The council cherry-picker was out again on Monday replacing the street lamp bulbs at Darke Park’s North end for the 3rd time this year, reports Lilian Hepworth.
Local residents are angry. Graeme Oliphant-Askew, who has lived on Park Rise since the problems began 3 years ago, says that the lamps that criss-cross the park can often be seen dimming inexplicably before flicking out altogether. “I’ve lost count of the number of lights they’ve gone through over the last few years, and they’re still absolutely bloody clueless as to what’s causing it. Walking my dog at night in near darkness has become like walking through a live minefield. One never knows whether the next footstep could land you on a turd, broken glass, or a rough sleeper. It’s a disgrace.”
Bluelands Council spokesman Owen Shugborough suspects vandalism. “Although we have no evidence whatsoever that these lamps have been vandalised, we can’t think of anything else, so that’s what we’re going with. We’re going to start holding night stakeouts to catch the culprits in action.”
However, according to local rumour, paranormal forces may be at work. The hitherto forgotten -about phenomenon of SLI (Street Lamp Interference) may be responsible, according to the Bluehythe Investigative Paranormal Society. SLIders are people who inadvertently cause street lamps to turn on and off on their own, and locals in search of a less boring explanation than the one above, are turning to this theory as being the most likely. BLIPS say they will be investigating once they’ve bought new torch batteries.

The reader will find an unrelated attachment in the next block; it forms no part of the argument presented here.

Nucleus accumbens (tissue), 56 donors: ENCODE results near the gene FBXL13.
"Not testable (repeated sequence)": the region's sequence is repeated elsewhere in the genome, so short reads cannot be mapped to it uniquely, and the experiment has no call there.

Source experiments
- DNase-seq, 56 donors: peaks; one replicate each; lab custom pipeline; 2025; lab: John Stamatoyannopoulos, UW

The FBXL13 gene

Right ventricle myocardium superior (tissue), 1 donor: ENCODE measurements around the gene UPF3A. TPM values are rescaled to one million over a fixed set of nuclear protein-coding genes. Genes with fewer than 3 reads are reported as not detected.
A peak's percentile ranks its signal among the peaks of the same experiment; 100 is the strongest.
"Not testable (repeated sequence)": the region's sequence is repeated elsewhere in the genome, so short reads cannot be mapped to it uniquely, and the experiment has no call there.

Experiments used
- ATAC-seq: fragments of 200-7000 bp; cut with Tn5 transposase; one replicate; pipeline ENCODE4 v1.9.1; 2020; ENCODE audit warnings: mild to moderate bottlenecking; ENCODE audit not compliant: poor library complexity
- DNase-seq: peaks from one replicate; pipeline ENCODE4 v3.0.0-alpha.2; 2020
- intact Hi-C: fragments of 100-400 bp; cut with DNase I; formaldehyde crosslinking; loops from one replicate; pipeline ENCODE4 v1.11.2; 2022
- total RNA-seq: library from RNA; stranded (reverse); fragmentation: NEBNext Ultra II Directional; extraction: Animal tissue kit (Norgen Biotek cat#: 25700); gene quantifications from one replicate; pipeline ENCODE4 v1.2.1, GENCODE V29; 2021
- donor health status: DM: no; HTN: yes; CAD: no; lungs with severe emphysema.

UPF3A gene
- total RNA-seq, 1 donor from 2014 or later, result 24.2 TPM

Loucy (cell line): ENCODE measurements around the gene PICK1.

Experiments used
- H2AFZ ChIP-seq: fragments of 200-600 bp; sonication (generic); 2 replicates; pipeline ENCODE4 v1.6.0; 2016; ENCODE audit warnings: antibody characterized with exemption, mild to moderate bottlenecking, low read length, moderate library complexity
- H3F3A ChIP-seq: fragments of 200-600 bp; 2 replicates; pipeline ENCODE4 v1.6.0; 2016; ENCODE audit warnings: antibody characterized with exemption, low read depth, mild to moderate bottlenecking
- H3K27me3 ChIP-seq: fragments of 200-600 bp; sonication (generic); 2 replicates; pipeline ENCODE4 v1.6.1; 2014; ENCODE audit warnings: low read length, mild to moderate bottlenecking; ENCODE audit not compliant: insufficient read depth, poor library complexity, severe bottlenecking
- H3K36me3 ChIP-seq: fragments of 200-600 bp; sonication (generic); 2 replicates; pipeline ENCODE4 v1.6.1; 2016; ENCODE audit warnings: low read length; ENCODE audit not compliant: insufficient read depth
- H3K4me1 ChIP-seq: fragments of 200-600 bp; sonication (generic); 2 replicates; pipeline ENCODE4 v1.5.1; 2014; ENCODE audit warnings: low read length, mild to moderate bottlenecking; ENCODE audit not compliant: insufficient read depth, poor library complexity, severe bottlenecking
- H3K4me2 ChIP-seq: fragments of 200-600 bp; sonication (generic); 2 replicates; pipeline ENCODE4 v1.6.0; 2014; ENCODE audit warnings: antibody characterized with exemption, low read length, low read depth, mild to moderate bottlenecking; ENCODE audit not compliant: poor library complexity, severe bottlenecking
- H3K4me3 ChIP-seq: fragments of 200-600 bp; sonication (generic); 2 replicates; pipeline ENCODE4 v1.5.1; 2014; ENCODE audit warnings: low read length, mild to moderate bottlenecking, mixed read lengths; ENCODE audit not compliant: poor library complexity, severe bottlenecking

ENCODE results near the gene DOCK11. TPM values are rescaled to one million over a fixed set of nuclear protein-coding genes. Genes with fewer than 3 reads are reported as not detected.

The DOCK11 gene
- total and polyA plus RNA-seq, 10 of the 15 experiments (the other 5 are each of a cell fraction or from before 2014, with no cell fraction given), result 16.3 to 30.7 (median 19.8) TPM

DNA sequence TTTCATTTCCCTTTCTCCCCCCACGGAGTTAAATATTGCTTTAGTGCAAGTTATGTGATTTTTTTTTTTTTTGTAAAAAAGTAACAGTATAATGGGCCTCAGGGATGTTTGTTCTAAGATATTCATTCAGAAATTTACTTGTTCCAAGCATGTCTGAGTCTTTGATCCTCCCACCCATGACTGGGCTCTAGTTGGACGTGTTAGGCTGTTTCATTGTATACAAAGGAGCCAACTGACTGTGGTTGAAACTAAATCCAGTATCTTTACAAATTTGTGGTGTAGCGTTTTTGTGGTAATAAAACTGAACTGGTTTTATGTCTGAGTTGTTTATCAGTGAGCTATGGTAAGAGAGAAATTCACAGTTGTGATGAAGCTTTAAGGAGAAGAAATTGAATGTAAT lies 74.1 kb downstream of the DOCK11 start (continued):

An award-winning tech company of hipsters have begun marketing their new dial-up internet service to cash-strapped locals, in a bid to show everyone how trendy and post-modern they are. According to Tom Harkness-Kilgrove, Project Director at TechTorpor, “Most Londoners are finding that their broadband speeds are nowhere near what their providers claim they are, but are still forced to pay a premium price. We aim to bring back a service which won’t work quite as well as modern broadband, for those of us who just want to surf the net, send and receive e-mails, and nothing more fancy than that. Gaming and streaming will be impossible, so don’t even bother, but those people aren’t our target market anyway.” The Broad Street-based firm have been working on the project for 6 months and are keen to spread the word that fibre-optic is, like, so over. “If you dress like a Quaker and have smashed avocado on sourdough for brunch, our dial-up is perfect for enhancing your nu-minimalist lifestyle.”
Harkness-Kilgrove is confident that the quality of service will be surprisingly mediocre, though not at all like the lumbering dinosaur most of us would assume. “We are aiming for speeds of around 56kbps, which is adequate for most basic internet usage, and for customers who practice mindfulness. Computers and laptops will need to have slightly older operating systems installed, such as WinXP or Windows 2000, but hipsters like us will relish the opportunity to be all retro in an ironic way.”
A new telephone exchange is in the final stages of being set up, which will provide the portal to which users will dial into. Harkness-Kilgrove has the final word. “No set up fees, no monthly subscriptions, no contracts. Dump your broadband provider- and sign up to DylUp.”